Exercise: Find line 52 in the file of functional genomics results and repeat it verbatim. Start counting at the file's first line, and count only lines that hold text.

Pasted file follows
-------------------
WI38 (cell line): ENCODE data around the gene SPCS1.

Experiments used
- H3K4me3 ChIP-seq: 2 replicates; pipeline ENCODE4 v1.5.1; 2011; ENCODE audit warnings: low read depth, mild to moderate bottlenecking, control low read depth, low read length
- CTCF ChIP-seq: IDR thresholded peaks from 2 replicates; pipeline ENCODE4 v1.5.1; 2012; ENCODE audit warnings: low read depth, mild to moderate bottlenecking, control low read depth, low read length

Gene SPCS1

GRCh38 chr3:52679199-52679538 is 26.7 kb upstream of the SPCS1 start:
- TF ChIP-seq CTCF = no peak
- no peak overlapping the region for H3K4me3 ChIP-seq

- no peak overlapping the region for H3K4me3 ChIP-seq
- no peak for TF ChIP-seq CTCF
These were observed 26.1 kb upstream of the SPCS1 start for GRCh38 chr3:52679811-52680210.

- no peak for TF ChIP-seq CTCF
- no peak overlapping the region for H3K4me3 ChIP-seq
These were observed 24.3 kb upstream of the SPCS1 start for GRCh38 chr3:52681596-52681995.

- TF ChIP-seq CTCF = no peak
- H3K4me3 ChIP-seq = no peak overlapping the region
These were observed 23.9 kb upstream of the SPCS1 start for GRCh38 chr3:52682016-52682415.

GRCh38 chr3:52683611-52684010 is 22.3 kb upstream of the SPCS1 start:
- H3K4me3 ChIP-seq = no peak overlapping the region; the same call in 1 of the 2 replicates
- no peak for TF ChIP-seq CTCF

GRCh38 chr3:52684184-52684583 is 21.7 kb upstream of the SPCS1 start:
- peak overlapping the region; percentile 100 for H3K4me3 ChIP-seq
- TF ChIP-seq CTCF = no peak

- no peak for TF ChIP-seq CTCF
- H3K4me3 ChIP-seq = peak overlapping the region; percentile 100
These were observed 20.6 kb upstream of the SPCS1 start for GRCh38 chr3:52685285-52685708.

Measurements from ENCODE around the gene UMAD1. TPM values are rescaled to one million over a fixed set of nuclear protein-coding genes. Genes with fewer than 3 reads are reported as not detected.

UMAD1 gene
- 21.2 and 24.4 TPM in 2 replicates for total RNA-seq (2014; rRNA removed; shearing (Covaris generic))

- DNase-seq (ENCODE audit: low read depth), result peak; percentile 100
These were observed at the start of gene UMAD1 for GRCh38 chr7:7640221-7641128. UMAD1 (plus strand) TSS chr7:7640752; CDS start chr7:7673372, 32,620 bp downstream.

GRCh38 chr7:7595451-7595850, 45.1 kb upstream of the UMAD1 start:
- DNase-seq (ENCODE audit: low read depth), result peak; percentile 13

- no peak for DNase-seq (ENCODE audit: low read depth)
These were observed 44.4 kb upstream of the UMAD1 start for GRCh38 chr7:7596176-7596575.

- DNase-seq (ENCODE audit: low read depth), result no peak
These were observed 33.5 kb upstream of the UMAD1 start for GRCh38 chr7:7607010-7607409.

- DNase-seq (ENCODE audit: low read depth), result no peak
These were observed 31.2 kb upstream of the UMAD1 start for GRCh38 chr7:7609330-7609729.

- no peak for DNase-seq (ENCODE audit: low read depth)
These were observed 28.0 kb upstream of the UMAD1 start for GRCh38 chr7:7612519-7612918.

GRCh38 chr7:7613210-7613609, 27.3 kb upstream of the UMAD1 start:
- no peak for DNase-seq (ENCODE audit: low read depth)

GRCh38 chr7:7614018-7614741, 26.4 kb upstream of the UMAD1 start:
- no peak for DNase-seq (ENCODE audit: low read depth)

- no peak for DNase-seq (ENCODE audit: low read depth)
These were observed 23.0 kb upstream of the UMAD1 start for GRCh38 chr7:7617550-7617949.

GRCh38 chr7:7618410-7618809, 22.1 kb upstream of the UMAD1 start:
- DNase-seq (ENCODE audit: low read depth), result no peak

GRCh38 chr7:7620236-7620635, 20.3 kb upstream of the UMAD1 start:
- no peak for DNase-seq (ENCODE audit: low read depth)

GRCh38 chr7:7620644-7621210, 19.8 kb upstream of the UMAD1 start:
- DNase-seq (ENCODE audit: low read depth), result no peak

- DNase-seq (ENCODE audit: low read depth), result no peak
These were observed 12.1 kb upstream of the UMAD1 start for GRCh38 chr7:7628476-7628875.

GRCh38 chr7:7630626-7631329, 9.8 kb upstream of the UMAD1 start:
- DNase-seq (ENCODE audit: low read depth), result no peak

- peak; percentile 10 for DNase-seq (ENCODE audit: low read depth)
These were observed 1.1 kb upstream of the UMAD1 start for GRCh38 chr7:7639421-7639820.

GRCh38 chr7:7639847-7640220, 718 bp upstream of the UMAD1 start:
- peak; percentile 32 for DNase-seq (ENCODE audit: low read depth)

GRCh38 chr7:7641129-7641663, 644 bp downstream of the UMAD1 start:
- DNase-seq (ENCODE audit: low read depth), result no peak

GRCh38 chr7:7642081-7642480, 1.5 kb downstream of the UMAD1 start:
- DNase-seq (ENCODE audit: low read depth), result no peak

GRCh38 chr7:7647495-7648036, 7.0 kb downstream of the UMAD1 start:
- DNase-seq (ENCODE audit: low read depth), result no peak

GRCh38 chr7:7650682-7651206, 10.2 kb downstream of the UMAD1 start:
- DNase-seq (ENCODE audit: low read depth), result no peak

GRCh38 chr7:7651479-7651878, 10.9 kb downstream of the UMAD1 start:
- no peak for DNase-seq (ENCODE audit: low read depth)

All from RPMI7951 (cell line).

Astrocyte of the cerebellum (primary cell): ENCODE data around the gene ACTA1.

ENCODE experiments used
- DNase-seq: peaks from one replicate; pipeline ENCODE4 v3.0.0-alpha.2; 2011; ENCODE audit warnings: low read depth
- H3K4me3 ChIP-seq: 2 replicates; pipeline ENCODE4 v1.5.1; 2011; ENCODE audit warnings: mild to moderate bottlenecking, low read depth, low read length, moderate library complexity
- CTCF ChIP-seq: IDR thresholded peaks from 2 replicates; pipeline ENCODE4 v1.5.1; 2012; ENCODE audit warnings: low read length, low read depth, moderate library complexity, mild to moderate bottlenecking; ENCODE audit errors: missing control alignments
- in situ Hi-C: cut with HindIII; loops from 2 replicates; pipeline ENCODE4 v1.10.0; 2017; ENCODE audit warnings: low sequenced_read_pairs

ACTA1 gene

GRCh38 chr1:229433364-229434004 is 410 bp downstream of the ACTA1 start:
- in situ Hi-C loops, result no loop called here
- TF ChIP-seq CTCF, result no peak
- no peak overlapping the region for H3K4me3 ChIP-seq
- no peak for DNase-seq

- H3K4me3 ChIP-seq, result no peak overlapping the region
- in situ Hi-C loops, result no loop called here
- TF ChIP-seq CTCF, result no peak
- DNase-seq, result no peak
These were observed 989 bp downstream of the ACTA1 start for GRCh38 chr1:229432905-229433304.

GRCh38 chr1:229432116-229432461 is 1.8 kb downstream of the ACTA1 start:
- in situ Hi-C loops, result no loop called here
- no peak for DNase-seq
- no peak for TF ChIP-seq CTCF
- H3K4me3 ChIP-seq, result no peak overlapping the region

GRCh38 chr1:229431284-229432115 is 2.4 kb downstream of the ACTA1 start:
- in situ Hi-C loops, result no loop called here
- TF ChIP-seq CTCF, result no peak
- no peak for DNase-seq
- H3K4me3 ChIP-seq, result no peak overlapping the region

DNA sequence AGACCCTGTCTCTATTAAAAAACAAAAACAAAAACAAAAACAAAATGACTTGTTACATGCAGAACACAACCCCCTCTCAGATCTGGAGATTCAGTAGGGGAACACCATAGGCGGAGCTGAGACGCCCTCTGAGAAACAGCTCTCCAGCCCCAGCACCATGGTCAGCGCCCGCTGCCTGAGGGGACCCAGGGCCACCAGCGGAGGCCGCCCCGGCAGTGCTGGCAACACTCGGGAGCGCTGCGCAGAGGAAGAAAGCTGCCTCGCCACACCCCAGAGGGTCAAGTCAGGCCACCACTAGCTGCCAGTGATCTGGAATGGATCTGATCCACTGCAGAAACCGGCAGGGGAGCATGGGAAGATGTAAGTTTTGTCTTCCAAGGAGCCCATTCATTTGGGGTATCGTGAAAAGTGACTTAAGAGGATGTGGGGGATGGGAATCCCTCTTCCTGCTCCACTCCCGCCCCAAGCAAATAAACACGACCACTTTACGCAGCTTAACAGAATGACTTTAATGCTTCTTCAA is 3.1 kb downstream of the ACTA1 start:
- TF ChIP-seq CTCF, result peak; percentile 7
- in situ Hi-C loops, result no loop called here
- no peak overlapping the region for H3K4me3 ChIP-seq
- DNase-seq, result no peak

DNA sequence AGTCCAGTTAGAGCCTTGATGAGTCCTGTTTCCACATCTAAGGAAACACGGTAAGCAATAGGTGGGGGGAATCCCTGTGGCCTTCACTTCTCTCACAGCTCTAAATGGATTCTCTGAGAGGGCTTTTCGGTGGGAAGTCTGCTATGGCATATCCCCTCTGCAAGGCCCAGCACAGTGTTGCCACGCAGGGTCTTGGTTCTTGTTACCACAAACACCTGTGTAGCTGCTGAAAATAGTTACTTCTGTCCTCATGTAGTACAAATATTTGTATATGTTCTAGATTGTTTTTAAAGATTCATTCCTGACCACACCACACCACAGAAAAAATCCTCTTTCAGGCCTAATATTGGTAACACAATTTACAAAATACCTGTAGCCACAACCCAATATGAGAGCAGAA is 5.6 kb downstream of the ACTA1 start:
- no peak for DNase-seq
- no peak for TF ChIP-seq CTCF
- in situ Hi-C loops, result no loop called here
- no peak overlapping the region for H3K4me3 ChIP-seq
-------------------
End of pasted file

GRCh38 chr7:7620644-7621210, 19.8 kb upstream of the UMAD1 start: